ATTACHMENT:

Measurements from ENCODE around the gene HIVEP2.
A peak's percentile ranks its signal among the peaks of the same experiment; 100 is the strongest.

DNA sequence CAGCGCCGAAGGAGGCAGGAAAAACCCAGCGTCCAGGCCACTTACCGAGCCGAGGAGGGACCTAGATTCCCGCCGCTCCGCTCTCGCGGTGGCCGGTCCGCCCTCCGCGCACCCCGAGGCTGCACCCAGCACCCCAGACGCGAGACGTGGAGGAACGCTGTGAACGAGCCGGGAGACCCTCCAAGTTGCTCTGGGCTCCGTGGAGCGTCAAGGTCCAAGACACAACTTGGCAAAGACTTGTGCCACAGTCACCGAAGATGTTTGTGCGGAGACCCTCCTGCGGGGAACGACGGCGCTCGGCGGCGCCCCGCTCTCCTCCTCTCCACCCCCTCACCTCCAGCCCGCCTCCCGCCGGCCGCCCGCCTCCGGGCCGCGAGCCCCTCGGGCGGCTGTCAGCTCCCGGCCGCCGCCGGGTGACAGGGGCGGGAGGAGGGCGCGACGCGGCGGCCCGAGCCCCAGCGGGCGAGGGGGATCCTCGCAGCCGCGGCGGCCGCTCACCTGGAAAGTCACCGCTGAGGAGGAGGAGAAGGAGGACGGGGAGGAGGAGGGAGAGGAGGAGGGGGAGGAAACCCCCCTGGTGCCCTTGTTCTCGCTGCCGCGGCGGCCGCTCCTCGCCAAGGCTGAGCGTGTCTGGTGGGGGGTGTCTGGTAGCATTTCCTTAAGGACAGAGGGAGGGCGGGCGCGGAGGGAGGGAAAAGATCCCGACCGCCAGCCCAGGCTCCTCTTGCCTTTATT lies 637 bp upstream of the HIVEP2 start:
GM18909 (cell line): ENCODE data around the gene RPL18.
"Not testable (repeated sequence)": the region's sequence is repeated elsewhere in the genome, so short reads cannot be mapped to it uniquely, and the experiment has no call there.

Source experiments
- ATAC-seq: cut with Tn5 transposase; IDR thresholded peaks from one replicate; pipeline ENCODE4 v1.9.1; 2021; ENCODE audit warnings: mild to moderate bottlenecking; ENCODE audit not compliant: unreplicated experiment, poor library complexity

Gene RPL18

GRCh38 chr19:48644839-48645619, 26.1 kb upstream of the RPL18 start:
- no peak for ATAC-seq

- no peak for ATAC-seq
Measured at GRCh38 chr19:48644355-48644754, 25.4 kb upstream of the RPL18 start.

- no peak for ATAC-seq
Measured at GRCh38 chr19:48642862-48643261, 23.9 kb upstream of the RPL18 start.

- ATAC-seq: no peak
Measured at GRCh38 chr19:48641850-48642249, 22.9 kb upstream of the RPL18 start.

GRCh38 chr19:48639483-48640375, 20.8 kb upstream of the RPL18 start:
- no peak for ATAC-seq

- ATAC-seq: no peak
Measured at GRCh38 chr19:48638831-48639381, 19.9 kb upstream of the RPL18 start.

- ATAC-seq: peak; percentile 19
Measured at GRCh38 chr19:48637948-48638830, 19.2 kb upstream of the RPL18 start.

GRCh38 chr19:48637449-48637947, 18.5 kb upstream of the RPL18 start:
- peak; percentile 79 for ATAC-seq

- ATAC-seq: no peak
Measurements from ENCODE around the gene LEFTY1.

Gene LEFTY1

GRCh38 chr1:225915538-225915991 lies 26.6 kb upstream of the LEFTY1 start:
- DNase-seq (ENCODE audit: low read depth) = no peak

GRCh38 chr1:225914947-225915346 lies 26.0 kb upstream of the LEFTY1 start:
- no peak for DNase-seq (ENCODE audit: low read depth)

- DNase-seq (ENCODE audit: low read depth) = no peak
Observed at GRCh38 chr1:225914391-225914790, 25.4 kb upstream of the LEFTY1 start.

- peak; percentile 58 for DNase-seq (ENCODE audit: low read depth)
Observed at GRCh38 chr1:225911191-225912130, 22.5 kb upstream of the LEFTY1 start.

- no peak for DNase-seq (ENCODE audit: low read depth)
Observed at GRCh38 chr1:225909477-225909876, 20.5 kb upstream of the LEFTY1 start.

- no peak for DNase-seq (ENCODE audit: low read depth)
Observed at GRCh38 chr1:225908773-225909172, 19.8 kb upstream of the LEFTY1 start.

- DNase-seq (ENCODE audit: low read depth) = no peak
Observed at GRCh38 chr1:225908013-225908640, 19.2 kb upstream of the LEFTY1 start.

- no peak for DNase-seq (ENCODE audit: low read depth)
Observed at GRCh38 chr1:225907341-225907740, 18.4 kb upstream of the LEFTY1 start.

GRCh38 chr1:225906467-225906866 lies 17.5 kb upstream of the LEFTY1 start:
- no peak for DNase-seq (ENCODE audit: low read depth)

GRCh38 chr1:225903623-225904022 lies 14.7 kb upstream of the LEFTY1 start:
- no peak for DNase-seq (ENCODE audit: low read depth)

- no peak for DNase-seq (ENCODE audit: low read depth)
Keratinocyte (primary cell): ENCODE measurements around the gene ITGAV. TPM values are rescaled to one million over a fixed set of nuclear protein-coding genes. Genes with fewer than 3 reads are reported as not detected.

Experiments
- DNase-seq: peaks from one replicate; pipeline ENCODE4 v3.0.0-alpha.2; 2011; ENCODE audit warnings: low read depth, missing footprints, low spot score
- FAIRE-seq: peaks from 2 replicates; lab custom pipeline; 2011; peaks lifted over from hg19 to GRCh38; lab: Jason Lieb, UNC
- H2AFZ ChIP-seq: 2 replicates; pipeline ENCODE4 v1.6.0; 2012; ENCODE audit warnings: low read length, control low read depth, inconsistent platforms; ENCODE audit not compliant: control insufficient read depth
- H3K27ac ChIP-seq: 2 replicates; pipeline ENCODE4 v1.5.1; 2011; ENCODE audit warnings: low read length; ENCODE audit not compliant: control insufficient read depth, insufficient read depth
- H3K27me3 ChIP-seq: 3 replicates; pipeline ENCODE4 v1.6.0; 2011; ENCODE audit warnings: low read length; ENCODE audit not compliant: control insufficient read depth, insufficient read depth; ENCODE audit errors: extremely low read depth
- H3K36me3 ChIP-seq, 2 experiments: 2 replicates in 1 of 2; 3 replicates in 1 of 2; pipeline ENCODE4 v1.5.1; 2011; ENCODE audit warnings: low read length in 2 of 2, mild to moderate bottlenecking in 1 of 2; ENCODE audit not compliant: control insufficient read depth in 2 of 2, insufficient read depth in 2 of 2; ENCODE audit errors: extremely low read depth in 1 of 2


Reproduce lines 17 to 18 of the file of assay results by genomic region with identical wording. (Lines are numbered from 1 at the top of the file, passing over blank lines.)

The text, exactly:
GRCh38 chr19:48639483-48640375, 20.8 kb upstream of the RPL18 start:
- no peak for ATAC-seq